Zeenath Jahan

Of all incurable diseases, the degenerative brain disorder known as Alzheimer's disease, is the cruelest. It kills its victims twice; the mind dies first, then the body dies. The incidence of this deadly disease grows in direct proportion to the increase in life expectancy, and is therefore an increasing health hazard to older people. The two main types of Alzheimer's disease are Pre-Senile Dementia and Senile Dementia.

Pre-Senile Dementia may strike at any age, and it is believed that there is a genetically inherited predisposition to it.

Senile Dementia strikes after 65 years of age, and though not much is known about it, I believe it is mostly as a result of the accumulated stressors experienced during life.

Brain cells are the only cells in the body that do not rejuvenate or recover from trauma. Each stressful experience during life leaves its mark. Added to this is the fact that each day of our lives we lose a certain number of brain cells. The interconnections between neurons help us cover the gap caused by their loss, and therefore, the greater the interconnections the less are we are aware of our gradual decline. Alzheimer's disease cannot be diagnosed with any degree of confidence except by a post-mortem examination of the victim's brain. The onset of the illness is often not recognized until it has set in. Fading memory and disorientation is usually put down to the normal hazards of old age. Yet, the kind of memory loss suffered in Alzheimer's Disease is different from normal failing memory of old age. For example, it is normal to forget where one has put one's keys; a victim of Alzheimer's Disease, on the other hand, does not remember what keys are meant for.

Once the Disease has set in, it develops in a uniform, gradual sequence. Trouble with language and/or personality changes are some of the first symptoms that all is not well. Personality changes may involve either an alteration or an accentuation of personality traits before the sickness strikes. Loss of intellectual abilities involves, judgment, abstract thought and changes in personality. Impaired judgment and eccentric behaviour are particular symptoms of certain Dementias that affect the frontal lobes the brain.

The first signs are when the victim has trouble making rational judgements. After that, the decline goes at a fairly progressive rate. If there was a rapid start, then it continues rapidly. If the start was slow, it continues slowly. On average, death may occur in six to eight years, although some victims may linger for long as 20 years.

In the earlier stages the individual has some grasp of his deteriorating faculties, reacting with marked anxiety or depression. Generally the victim attempts to conceal or counter this deterioration.

Paranoid ideas, where the patient may imagine plots against him/her may occasionally be quite marked; resulting in accusations and/or physical attacks. Feeling lost in a world that has changed for him, the patient may withdraw from social interactions. He is often confused and bewildered. He cannot understand what is being said. He understands words, but he construes them differently; he is at a loss in the company of people he does not seem to know any more. Afraid and bewildered he slides deeper and deeper into deep depression. The patient may remain neat and well-groomed until well into the disease. Aside from an occasional irritable outburst, they are cooperative and behave in a socially suitable manner.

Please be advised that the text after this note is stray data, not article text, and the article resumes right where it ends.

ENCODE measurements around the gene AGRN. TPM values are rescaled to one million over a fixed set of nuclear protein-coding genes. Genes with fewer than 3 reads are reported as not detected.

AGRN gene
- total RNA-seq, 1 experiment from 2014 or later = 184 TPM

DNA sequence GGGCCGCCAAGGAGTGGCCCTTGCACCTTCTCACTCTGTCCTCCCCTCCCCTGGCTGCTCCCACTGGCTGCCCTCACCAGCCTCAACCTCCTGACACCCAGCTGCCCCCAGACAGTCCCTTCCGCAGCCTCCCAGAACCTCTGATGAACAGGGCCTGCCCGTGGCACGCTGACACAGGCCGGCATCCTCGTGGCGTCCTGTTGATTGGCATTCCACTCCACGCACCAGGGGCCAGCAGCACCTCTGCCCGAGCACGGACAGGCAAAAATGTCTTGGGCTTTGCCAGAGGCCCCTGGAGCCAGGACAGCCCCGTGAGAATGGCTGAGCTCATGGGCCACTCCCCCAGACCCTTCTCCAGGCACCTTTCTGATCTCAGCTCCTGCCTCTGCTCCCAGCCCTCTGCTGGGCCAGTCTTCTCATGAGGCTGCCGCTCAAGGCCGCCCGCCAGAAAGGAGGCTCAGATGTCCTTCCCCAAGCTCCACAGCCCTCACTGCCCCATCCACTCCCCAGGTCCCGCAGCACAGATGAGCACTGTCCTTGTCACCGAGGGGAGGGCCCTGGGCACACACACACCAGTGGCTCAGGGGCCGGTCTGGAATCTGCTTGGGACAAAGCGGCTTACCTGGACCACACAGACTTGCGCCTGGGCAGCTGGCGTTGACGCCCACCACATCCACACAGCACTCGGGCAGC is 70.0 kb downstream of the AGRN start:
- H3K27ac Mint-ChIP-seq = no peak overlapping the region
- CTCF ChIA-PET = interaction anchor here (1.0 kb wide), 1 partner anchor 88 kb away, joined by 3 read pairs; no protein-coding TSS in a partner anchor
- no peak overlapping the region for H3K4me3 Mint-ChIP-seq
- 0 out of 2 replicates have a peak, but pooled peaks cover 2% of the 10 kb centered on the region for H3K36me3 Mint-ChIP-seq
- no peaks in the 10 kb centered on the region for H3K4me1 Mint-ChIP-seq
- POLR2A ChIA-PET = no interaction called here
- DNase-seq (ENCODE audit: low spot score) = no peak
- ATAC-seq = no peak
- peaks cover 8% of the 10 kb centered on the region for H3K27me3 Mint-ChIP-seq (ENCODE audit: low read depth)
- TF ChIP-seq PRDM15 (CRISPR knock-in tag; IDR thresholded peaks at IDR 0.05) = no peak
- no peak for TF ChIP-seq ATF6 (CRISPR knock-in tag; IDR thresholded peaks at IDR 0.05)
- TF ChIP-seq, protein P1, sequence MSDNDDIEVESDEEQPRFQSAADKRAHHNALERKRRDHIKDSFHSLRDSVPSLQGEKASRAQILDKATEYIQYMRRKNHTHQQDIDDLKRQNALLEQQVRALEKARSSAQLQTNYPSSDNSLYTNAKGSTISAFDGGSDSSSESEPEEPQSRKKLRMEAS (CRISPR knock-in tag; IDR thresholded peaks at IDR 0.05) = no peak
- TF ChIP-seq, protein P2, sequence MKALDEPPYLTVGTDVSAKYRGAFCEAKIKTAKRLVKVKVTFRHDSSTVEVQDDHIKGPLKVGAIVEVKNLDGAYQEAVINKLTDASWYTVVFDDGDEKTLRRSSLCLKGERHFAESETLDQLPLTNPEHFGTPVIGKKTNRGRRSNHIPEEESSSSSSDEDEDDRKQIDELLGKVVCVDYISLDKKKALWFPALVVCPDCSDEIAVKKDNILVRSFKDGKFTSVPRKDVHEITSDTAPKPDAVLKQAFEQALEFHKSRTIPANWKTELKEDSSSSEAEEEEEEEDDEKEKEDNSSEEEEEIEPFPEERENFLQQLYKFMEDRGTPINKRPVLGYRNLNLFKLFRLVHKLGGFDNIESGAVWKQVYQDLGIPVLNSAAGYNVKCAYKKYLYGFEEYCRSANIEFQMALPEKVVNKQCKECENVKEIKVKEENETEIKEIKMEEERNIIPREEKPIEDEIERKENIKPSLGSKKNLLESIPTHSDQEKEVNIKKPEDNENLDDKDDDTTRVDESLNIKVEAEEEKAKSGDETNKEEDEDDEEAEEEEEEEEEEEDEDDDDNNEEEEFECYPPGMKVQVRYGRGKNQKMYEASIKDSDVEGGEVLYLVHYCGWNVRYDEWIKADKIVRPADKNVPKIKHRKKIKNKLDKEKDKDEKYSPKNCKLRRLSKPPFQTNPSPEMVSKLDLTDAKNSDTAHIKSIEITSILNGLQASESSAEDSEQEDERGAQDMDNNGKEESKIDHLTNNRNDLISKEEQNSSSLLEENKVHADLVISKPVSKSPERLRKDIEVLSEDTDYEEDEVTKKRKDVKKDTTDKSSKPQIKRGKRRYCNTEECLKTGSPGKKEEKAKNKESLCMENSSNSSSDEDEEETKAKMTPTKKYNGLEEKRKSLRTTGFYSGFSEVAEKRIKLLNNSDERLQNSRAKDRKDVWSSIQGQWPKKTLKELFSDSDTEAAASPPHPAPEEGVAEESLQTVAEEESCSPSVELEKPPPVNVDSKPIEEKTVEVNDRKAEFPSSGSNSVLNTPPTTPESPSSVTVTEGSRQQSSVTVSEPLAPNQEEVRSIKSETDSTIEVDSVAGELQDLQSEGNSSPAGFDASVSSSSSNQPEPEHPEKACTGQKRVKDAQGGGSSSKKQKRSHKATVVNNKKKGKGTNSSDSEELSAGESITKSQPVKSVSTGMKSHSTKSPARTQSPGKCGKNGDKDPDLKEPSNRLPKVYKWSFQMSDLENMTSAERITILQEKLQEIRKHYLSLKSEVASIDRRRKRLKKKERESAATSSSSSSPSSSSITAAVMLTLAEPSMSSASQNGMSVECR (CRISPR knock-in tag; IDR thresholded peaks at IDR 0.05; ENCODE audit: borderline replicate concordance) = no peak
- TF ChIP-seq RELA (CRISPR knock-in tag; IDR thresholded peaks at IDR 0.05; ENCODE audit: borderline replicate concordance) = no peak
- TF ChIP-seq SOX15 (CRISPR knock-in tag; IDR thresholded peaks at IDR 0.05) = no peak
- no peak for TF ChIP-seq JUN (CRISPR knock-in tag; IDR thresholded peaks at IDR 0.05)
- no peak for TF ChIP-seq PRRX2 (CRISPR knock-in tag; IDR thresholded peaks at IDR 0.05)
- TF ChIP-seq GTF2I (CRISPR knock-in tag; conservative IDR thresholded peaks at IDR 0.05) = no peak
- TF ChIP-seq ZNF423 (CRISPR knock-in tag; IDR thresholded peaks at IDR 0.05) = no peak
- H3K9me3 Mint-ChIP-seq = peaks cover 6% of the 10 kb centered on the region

With progression to the middle stages of the disease, mental disturbances become more obvious. Behaviour and thought processes are also more clearly affected. In the late stage, the patient may be completely mute and, lose motor power and their limbs become rigidly fixed in the fetal position.

So far, no one can pinpoint any single cause for Alzheimer's Disease; and neither has a cure been found for it. Although there are many theories, there are none that can be considered beyond a shadow of doubt, the cause of the disease. There is also a belief that Alzheimer's maybe many diseases clustered under one name. Some of the physical causes of Alzheimer's disease may be: minor strokes in brain capillaries; the continued use of alchohol over a prolonged period of time; a lack of Vitamin B; an accumulation of Aluminum in the brain; severe injury to the brain at any time of life.

Why does one elderly person die in full position of his senses while another succumbs to Alzheimer's disease?

I have drawn certain conclusions, after interviewing many people that have had a first-hand experience with the disease. The psychological factor common to all the cases I studied was a recent traumatic experience of sufficient intensity and duration, compounded with loneliness. The traumatic experience may be either psychological or physical, such as a serious illness or a close encounter with death. Psychological stress may be a real or perceived loss of power or importance and strong feelings of guilt or helplessness. It is a sense of helplessness, a diminished sense of self that leads to frustration and depression. There is a bankruptcy of the self. Loneliness aggravates and accentuates the trauma.

During the course of life, stress and trauma leave their mark on the psyche, with the damage gradually accumulating. By old age there is quite a back-log of `the slings and arrows of outrageous fortune'. If this is compounded by loneliness it results in major depression. So if you have an old parent living alone, do take the time to include him/her in family acitivities; do spend quality time with them; do your best to protect them from sinking into Alzheimer's disease for it will be almost as painful for you as it is for them.

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